29 November 2019
If you might remember, Google announced a new Google Photos feature called Colorize at Google I/O 2018. This feature is said to add colors to black and white photos with the help of AI-powered algorithms. Fast forward to this year's Google I/O event, it was confirmed that the feature was still under development. After a wait of about one and a half years, the folks over at 9to5Google finally managed to enabled Colorize mode on Google Photos version 4.26 which is the latest version.
Once enabled correctly, the feature becomes accessible via Google Photos' in-built photo editing options which makes sense. It is the third option after Original and Auto options. It also has a Beta tag next to it confirming that the feature is still not ready for the prime time and is part of the internal testing. Google describes the feature as, "Colorize analyzes black and white photos and adds color" through a pop-up which appears when you tap the option for the first time.
Since the feature works only with black and white photos, the team tested it after applying the B&W filter of Snapseed application to their already colored photos. The test revealed that the Colorize mode is sending the photos to Google's servers for all the processing part which takes a few seconds to get completed. It was confirmed by the fact that the feature asks the user to upload the photo. It is quite possible that Google might release local processing for the feature by the time Colorize exits beta stage.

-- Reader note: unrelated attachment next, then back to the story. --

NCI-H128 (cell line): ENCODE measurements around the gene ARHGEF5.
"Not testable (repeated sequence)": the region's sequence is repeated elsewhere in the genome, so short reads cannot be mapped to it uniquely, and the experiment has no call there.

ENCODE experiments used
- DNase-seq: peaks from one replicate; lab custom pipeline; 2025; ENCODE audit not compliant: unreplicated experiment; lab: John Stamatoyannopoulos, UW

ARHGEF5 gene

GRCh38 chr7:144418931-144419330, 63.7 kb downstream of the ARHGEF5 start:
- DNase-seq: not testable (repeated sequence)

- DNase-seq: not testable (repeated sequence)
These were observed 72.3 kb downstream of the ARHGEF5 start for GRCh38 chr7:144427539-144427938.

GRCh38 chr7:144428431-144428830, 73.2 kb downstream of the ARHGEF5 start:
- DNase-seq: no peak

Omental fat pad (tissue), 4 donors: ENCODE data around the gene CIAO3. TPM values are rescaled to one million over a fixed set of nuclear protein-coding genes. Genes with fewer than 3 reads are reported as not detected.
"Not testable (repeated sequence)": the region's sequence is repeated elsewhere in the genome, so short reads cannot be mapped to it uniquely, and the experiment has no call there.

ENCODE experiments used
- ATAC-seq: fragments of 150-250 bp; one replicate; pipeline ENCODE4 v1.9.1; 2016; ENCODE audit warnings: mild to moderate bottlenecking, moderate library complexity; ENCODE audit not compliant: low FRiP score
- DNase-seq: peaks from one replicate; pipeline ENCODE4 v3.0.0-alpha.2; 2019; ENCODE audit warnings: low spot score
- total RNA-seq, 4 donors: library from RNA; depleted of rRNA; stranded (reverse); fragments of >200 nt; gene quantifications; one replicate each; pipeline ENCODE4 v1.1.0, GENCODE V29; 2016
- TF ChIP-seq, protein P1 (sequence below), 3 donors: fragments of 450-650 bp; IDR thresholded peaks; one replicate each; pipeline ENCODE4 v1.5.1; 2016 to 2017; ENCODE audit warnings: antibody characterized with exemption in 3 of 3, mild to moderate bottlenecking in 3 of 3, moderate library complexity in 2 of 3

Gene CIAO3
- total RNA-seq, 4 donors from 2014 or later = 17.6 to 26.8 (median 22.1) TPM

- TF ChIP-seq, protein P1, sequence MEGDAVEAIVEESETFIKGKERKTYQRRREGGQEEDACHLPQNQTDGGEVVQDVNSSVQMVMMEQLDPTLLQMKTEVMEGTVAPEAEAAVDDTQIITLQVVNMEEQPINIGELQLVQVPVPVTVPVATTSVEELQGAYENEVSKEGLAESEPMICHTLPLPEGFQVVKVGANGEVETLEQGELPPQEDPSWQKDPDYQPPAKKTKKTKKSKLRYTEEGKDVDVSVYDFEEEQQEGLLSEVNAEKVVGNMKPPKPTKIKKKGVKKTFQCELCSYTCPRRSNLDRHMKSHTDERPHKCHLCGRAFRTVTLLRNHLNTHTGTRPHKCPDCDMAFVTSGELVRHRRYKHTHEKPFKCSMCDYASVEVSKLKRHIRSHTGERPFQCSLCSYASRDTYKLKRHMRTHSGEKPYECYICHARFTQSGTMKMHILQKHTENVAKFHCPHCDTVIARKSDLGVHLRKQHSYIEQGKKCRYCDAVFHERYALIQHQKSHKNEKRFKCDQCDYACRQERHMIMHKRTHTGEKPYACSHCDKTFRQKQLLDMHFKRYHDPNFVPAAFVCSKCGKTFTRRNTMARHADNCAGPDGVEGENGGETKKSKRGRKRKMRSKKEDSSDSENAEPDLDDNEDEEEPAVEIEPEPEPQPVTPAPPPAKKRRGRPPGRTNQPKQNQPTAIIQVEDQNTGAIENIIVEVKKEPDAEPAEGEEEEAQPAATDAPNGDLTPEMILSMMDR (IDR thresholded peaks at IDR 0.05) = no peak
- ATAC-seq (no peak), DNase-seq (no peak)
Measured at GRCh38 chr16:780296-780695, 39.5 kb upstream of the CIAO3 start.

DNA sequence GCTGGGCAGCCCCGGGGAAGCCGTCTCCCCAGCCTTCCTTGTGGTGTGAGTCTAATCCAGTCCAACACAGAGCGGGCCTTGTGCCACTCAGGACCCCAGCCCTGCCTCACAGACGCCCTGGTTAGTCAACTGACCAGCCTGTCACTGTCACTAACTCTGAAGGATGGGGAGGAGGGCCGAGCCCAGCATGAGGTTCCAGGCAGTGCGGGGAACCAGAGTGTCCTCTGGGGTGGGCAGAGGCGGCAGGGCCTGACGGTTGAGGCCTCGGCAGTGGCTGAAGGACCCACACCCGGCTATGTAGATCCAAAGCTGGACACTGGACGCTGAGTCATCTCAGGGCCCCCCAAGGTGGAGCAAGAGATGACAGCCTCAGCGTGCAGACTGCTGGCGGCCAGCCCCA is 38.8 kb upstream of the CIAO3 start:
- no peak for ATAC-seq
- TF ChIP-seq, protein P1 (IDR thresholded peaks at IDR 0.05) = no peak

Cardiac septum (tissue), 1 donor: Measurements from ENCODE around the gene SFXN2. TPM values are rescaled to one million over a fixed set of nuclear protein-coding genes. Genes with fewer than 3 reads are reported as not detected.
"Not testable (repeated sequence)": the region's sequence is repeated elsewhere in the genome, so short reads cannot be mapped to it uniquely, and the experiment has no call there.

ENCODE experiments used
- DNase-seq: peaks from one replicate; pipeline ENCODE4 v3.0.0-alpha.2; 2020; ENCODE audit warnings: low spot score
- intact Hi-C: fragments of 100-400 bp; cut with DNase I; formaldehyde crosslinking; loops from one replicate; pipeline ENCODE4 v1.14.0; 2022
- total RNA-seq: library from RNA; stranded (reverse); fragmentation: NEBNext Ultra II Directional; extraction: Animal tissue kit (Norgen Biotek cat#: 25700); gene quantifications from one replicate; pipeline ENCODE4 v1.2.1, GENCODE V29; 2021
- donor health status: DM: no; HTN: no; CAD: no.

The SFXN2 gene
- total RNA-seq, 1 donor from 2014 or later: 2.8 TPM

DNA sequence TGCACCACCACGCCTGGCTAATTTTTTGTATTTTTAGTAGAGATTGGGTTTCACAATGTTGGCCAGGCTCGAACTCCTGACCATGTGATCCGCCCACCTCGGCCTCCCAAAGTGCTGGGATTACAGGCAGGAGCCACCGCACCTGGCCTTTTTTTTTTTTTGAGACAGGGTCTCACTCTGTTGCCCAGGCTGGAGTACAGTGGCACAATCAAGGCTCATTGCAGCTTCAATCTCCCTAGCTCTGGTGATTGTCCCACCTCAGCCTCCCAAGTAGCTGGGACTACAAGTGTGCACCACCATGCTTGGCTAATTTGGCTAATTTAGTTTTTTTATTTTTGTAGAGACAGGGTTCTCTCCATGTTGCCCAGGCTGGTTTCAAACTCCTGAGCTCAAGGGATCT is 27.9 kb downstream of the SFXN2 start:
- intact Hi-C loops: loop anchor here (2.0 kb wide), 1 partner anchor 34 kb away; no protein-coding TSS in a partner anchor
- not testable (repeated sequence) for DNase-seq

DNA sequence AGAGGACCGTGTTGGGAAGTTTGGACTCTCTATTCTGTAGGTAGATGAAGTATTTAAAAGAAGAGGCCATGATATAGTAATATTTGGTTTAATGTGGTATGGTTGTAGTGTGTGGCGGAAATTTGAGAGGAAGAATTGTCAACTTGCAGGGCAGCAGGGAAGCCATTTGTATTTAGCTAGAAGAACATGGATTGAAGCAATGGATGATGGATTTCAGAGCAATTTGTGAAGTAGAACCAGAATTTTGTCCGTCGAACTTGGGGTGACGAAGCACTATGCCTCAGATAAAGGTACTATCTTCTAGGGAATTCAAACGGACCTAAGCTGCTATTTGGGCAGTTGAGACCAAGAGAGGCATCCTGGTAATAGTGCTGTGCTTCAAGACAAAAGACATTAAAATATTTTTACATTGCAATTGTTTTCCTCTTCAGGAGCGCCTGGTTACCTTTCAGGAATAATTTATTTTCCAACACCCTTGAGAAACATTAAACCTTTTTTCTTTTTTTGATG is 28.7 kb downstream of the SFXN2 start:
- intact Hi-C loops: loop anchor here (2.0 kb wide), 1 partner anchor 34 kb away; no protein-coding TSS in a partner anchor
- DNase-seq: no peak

Here is a preview of the feature in action. The first photo is the original one, the second photo is after applying the B&W filter, and the last one is the Colorize mode's output.
As one can notice, the final result is not as good as one would expect it to be. The early testing reveals that Colorize has a tendency to go for an old, vintage-type colored look which is something you might have seen in old VHS tapes. Nevertheless, it still seems like a good feature to make those old black and white photos colorful and give them a new look. And who knows Google might make it better it by the time it becomes available for everyone.